Thematically, it was a collection of love songs, heavily imbued with sex appeal, that spoke to where Ware was in her life at that time - she married her childhood sweetheart mere weeks before the album came out. Three years on, there’s been some considerable change - not least the fact that she’s now a mum. That’s something that obviously inspired a degree of professional insecurity, with Ware having talked about how she tried to rush the record for the sake of having something out. Happily, Benny Blanco stepped in with an uncompromising verdict on early material for the album - “really shit” - and Glasshouse instead has turned out a meticulously crafted work, subtly ambitious in its sonic approach.

Opener “Midnight” has a piano-driven collapse of a chorus, with D’Angelo as the driving influence, whilst “Stay Awake, Wait for Me” is a symphony in bluesy minimalism. In places, this is a more pared-back affair than Tough Love, which flitted between big-hitting singles and measured dance-pop crossovers. The latter variety win out here, even with Ware’s mate Ed Sheeran again a credited writer. In the much-maligned stadium star’s defence, he was key when it came to the track around which the rest of Tough Love revolved - “Say You Love Me”. That cut lent proceedings a genuinely anthemic core and whilst there probably isn’t a direct equivalent on this album, neither does there need to be.

There was a considerable step forwards between Ware’s debut LP, Devotion, and its successor a couple of years later; she seemed to realise that the most stylised beat, the most straightforwardly contemporary instrumental, wasn’t always therefore the best for her voice and, at the same time, she also apparently developed a much sharper appreciation of her own vocal range. She’s collapsed into the comfort of that quite gloriously on Glasshouse, whether it’s the layering of her floaty turn on “Finish What We Started”, her quietly confrontational approach to “Slow Me Down” or the conversational stylings of “Your Domino”. It’s not just that it speaks to a development of ability - more importantly, it hints at Ware’s confidence levels in the recording studio being as high as they’ve ever been.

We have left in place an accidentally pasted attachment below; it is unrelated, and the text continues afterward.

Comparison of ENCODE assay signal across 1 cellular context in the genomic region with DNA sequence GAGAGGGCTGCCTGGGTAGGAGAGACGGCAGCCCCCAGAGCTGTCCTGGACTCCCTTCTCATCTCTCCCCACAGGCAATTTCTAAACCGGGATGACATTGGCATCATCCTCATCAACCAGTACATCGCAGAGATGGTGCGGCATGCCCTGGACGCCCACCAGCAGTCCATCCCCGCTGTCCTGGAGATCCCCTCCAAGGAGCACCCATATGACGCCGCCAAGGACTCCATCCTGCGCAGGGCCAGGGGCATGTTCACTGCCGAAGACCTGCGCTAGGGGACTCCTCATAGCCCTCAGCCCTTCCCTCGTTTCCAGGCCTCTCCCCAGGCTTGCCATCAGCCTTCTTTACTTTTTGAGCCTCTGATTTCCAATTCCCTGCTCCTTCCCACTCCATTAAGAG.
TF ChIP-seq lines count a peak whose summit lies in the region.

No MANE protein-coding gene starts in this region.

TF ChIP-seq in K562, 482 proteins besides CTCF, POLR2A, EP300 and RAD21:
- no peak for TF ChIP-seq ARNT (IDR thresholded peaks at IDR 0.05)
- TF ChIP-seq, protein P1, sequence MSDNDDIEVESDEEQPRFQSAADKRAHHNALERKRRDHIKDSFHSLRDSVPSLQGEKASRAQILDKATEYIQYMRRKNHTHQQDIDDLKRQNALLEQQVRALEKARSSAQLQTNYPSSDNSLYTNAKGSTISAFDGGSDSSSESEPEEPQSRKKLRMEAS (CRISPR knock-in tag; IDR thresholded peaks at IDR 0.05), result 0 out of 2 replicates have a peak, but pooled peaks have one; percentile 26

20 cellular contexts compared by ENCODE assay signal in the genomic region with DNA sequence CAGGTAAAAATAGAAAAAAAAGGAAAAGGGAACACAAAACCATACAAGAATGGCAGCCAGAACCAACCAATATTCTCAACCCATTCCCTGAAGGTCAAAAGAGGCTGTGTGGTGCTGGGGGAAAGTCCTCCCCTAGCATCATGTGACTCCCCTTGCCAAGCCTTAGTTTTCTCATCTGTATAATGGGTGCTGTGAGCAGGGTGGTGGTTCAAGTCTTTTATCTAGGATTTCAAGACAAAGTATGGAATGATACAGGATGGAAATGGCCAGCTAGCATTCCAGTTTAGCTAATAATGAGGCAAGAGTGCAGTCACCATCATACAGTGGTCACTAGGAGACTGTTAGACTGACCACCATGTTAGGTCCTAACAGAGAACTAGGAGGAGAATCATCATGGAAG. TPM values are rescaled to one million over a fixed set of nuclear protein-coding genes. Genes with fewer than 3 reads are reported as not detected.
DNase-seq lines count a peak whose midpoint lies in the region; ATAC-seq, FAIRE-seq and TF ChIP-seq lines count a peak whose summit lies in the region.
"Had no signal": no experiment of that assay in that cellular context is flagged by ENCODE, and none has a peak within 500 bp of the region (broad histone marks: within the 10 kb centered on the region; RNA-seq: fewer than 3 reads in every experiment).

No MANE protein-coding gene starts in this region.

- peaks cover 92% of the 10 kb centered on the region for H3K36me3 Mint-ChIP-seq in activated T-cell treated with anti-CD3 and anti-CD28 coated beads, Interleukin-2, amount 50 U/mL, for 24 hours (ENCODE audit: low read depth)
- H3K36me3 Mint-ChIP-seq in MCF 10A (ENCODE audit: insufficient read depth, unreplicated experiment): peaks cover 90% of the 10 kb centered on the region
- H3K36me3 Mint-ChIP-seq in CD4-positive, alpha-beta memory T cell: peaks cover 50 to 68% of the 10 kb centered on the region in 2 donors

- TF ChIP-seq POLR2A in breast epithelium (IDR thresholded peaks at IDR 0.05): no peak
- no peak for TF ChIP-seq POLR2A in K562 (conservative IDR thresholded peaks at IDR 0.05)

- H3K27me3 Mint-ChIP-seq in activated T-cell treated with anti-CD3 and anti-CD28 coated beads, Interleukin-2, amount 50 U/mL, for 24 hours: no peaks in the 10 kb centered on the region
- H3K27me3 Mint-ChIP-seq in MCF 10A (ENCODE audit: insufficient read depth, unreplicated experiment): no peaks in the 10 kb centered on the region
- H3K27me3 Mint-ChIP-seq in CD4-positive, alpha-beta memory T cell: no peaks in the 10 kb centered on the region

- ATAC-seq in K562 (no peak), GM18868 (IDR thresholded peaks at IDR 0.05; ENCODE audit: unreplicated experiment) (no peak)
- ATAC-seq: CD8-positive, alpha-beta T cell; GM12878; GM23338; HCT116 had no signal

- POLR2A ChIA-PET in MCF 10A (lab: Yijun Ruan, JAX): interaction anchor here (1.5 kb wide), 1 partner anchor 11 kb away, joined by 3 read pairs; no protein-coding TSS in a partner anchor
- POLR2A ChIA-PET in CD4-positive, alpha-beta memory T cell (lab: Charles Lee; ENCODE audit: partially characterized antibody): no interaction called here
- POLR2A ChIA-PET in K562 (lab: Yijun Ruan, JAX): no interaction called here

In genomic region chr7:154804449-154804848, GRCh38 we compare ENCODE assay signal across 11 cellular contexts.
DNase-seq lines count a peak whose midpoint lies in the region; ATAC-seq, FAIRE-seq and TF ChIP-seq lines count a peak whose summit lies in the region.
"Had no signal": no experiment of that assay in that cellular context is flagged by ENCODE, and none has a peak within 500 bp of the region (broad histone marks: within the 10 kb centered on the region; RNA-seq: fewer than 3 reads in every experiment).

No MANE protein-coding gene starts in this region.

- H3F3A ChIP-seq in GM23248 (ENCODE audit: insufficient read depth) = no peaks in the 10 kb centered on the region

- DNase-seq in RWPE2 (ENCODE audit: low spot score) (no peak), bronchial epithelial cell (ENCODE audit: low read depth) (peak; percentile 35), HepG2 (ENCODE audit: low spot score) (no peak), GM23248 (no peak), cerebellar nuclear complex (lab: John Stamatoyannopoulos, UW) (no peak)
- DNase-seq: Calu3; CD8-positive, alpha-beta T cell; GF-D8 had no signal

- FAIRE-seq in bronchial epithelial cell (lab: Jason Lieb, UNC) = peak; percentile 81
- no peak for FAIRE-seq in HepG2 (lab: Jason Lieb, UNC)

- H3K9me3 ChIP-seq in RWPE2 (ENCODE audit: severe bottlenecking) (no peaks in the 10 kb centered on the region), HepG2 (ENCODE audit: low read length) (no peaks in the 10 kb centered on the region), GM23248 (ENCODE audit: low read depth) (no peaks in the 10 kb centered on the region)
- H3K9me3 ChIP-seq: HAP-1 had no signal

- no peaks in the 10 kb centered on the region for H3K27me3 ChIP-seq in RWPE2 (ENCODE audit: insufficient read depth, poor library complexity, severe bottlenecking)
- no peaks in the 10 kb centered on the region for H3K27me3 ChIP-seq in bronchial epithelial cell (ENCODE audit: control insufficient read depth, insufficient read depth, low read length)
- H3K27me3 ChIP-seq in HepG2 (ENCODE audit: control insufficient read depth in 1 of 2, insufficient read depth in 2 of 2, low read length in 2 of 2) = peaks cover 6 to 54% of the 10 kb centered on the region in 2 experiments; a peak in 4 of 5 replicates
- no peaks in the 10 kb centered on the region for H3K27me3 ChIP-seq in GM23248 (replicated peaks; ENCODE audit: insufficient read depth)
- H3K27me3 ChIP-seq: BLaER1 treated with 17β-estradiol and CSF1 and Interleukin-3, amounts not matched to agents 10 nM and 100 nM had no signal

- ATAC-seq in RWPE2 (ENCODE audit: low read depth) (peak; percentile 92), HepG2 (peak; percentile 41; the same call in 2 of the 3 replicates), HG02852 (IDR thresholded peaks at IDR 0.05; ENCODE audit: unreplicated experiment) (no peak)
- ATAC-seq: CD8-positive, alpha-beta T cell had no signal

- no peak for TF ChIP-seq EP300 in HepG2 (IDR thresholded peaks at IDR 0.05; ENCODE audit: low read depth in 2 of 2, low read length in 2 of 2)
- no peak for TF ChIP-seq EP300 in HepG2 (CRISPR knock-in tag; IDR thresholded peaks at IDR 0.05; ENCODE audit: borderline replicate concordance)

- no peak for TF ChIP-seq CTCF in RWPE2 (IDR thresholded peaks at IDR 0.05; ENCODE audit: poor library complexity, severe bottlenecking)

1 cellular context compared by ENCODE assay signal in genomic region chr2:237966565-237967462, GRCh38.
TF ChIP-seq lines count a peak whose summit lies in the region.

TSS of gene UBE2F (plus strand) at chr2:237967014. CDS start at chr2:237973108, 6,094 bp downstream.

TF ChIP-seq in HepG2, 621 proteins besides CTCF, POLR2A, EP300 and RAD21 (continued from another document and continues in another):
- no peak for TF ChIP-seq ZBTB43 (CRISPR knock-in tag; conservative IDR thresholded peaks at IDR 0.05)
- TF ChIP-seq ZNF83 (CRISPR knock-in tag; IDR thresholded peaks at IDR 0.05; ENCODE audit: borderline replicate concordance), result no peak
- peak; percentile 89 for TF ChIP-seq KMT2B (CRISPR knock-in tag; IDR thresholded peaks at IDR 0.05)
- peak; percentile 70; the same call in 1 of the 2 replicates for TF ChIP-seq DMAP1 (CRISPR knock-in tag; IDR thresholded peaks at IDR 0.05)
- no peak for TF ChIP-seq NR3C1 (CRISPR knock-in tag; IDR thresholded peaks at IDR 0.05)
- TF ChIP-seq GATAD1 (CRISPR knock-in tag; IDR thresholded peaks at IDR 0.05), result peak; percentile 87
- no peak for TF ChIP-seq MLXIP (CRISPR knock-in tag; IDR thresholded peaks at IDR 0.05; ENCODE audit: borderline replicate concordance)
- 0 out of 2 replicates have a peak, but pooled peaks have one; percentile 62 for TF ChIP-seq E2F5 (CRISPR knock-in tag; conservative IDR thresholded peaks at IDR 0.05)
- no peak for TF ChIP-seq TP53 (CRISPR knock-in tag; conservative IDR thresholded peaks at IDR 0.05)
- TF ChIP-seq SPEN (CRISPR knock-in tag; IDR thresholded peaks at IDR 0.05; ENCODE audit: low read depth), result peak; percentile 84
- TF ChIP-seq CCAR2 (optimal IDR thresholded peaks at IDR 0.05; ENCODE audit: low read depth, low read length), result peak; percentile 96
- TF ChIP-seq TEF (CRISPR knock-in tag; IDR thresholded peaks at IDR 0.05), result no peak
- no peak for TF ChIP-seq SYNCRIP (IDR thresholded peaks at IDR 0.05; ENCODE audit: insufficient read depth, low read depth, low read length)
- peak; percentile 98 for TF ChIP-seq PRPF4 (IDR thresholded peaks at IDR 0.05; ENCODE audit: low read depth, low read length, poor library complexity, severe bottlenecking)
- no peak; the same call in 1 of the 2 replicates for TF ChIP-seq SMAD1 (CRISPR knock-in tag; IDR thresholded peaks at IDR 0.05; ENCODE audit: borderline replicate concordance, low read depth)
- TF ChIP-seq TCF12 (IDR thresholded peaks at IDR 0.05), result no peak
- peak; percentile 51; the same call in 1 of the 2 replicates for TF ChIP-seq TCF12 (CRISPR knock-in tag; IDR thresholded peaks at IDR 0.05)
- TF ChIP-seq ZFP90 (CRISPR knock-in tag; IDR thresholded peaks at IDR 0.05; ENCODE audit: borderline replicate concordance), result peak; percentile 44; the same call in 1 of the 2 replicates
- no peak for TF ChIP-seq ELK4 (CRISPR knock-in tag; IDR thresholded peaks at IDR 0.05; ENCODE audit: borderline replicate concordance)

Even then, it might be Ware’s refreshing openness to collaboration that makes Glasshouse such a triumph. Never more so, either, than when she impressively drafts in the reclusive Paul Buchanan of The Blue Nile to lend poise to “Last of the True Believers” with some stirring backing vocals. It’s worth mentioning that Sheeran pops back up on co-writing duties on the acoustic closer “Sam”, a delicate, if mildly saccharine, ode to Ware’s husband. Its sincerity is enough to justify its inclusion as the album’s endgame, even when it doesn’t fit sonically with the rest of it. The last two tracks from The 1975’s sophomore album from last year spring to mind - not musically necessary, but emotionally crucial. As it happens, it was Ware who introduced that band’s frontman, Matty Healy, to The Blue Nile after being ensnared by the musical similarities between the two groups. Small world or what?

She could’ve been forgiven for taking her time with this third record, but when you hear it, you can tell that these songs were bursting to get out of Ware; that she’s delivered them with such nuance and intelligence lends considerable credence to the idea that her more devoted followers have proposed ever since Devotion. She is, by a distance, Britain’s most underrated pop star.